The CTBT’s verification regime seems to be the embodiment of everything the United States has been fighting against in the UNSCOM inspection process in Iraq. We have rejected Iraq’s position of choosing and approving the national origin of inspectors. In addition, the 50 square kilometer inspection-free zones could become analogous to the controversy over the inspections of Iraqi presidential palaces. The UNSCOM experience is one that is best not repeated under a CTBT.

ENFORCEMENT: Let me turn to some enforcement concerns. Even if the United States were successful in utilizing the laborious verification regime and non-compliance was detected, the Treaty is almost powerless to respond. This treaty simply has no teeth. Arms control advocates need to reflect on the possible damage to the concept of arms control if we embrace a treaty that comes to be perceived as ineffectual. Arms control based only on a symbolic purpose can breed cynicism in the process and undercut support for more substantive and proven arms control measures.

The CTBT’s answer to illegal nuclear testing is the possible implementation of sanctions. It is clear that this will not prove particularly compelling in the decision-making processes of foreign states intent on building nuclear weapons. For those countries seeking nuclear weapons, the perceived benefits in international stature and deterrence generally far outweigh the concern about sanctions that could be brought to bear by the international community.

Further, recent experience has demonstrated that enforcing effective multilateral sanctions against a country is extraordinarily difficult. Currently, the United States is struggling to maintain multilateral sanctions on Iraq, a country that openly seeks weapons of mass destruction and blatantly invaded and looted a neighboring nation, among other transgressions. If it is difficult to maintain the international will behind sanctions on an outlaw nation, how would we enforce sanctions against more responsible nations of greater commercial importance like India and Pakistan?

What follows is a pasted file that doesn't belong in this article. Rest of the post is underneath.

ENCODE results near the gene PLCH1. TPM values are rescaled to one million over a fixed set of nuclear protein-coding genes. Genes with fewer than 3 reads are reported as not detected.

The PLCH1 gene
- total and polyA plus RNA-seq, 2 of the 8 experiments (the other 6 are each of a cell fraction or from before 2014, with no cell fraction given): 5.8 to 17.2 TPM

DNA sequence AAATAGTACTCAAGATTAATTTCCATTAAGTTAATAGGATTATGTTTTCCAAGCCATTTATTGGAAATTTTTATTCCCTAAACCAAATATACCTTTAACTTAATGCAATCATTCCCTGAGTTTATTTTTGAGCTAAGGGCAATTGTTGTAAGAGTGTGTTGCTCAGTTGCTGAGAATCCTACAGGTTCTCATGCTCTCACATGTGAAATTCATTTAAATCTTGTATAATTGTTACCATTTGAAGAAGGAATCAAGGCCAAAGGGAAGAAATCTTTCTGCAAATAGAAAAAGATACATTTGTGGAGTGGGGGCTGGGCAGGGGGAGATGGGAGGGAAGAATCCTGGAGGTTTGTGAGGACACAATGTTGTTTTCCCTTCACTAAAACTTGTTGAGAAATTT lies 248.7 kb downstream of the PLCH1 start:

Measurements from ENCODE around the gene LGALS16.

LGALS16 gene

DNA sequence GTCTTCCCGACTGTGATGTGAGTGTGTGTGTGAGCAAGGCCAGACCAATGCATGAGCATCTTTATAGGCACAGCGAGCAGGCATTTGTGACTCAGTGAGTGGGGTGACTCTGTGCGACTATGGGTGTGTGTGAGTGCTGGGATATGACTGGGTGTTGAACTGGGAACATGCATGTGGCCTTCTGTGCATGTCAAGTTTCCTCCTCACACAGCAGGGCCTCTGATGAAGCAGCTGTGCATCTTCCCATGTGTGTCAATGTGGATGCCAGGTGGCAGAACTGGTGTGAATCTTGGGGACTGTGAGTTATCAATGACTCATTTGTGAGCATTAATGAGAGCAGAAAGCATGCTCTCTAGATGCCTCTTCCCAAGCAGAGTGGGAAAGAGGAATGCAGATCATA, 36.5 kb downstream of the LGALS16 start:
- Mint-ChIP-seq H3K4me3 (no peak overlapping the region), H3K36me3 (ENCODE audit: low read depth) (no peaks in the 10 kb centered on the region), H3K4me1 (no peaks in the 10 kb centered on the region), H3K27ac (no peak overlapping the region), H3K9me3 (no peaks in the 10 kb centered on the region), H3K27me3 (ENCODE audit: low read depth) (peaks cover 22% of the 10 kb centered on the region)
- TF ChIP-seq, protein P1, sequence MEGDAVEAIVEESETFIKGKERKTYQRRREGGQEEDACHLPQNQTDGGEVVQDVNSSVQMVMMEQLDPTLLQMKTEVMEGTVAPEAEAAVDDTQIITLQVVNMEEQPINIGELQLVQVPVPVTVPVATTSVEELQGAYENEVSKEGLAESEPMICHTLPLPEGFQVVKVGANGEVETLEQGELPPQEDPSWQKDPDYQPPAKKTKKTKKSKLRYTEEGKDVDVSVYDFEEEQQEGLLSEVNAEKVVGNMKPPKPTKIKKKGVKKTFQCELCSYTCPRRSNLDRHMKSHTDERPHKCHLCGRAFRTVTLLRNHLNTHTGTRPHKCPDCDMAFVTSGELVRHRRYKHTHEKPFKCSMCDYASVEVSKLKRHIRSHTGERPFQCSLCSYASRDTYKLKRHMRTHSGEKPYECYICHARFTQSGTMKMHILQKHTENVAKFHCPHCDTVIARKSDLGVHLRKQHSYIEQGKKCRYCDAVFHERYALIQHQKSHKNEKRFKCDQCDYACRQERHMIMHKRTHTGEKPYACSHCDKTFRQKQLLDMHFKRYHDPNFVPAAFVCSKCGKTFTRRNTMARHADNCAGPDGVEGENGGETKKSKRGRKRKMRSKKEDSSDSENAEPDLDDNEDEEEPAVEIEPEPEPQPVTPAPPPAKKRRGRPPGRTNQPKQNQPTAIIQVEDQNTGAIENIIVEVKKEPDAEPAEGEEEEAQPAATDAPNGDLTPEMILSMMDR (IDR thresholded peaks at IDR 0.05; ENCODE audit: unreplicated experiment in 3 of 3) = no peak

In particularly grave cases, the CTBT Executive Council can bring the issue to the attention of the United Nations. Unfortunately, this too would most likely prove ineffective, given that permanent members of the Security Council could veto any efforts to punish CTBT violators. Chances of a better result in the General Assembly are remote at best.

I believe the enforcement mechanisms of the CTBT provide little reason for countries to forego nuclear testing. Some of my friends respond to this charge by pointing out that even if the enforcement provisions of the treaty are ineffective, the treaty will impose new international norms for behavior. In this case, we have observed that "norms" have not been persuasive for North Korea, Iraq, Iran, India and Pakistan, the very countries whose actions we seek to influence through a CTBT.

If a country breaks the international norm embodied in the CTBT, that country has already broken the norm associated with the Non-Proliferation Treaty (NPT). Countries other than the recognized nuclear powers who attempt to test a weapon must first manufacture or obtain a weapon, which would constitute a violation of the NPT. I fail to see how an additional norm will deter a motivated nation from developing nuclear weapons after violating the long-standing norm of the NPT.

CONCLUSION: On Tuesday the Senate is scheduled to vote on the ratification of the CTBT. If this vote takes place, I believe the treaty should be defeated. The Administration has failed to make a case on why this treaty is in our national security interests.

The Senate is being asked to rely on an unfinished and unproven Stockpile Stewardship Program. This program might meet our needs in the future, but as yet, it is not close to doing so. The treaty is flawed with an ineffective verification regime and a practically nonexistent enforcement process.

For these reasons, I will vote against ratification of the CTBT.